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Home >> TII EDIT
A peep into President Biden's Fiscal-verse!
By D P Sengupta
Sep 30, 2022

SOMETIMES it is difficult for someone from outside the USA to understand its tax laws and the process under which such laws are made. The American system of governance has a large number of checks and balances. The President of the USA is the most powerful person in the world but there are limitations to his power. The Budget is the domain of the Congress consisting of the House of Representatives and the Senate. It is not often that all the three organs of the State are controlled by one of the two parties - the Democrats and the Republicans. It seems that the American voters have decided not to give absolute majority to any of the parties and very often this results in the President being unable to carry through his agenda. Besides, the current Senate is divided exactly at 50-50 between the two parties and the Vice-President using her casting vote can get any legislation through only if all the Democratic caucus vote together. If anyone of the Democratic Senators disagrees with any aspect of a particular Bill, he/she can virtually block the entire initiative. This has happened in this Senate with Senator Joe Manchin blocking many of the initiatives of President Biden. The senators, in order to get re-elected will have to consider the sentiments of that particular electorate even if that is perceived to be opposed to the Party's policies.

The very broad essential difference between the two parties in the sphere of taxation is that the Republicans are generally opposed to any new taxes and tax hikes and believes in minimum government interference whereas the Democratic party strongly believes in redistributive justice and intends to spend on social welfare measures by finding resources through additional taxation and closing the loopholes.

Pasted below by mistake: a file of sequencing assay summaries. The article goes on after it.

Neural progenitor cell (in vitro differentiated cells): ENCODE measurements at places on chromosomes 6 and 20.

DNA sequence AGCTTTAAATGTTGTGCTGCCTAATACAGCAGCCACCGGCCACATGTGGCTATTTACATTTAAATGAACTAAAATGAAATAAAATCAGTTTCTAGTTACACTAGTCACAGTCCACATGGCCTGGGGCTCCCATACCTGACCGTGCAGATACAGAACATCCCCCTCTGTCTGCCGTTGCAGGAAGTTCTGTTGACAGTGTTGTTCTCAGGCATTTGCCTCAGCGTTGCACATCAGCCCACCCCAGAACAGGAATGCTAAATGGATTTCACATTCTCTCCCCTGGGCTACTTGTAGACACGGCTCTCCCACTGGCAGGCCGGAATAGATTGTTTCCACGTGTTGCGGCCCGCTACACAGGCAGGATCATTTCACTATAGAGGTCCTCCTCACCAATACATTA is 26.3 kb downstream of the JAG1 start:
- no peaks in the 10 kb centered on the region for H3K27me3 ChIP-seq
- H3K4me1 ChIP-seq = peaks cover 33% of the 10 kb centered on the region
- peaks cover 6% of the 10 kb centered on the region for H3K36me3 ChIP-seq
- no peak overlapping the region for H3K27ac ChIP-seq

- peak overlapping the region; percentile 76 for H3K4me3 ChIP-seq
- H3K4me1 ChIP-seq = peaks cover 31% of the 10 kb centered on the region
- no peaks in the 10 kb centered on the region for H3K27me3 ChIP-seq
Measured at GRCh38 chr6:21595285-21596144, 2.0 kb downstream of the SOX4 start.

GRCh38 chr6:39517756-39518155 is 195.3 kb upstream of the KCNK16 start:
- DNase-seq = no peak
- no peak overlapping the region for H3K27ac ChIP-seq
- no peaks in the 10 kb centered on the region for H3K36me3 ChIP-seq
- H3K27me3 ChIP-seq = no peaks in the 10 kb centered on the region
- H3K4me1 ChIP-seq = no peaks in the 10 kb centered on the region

President Biden's initial plan was to legislate the Build Back Better Act that was passed by the House of Representatives by a narrow 220-213 margin but was opposed by Senator Joe Manchin who balked at the quantum of spending and took the view that this would result in more inflation. It was then that Charles Ellis (Chuck) Schumer the current Senate majority leader engaged with Senator Manchin and some other Senators and finally the spending was scaled back by excluding social safety net proposals. To fund the ambitious spending programme, new source of revenue was to be found. The main source identified was the Alternate Minimum Tax on the lines of the global minimum tax of 15% that was already agreed upon by the USA in its parleys with the OECD, and from ending the so-called carried interest loophole.

Abandonment of provision to modify Carried interest advantage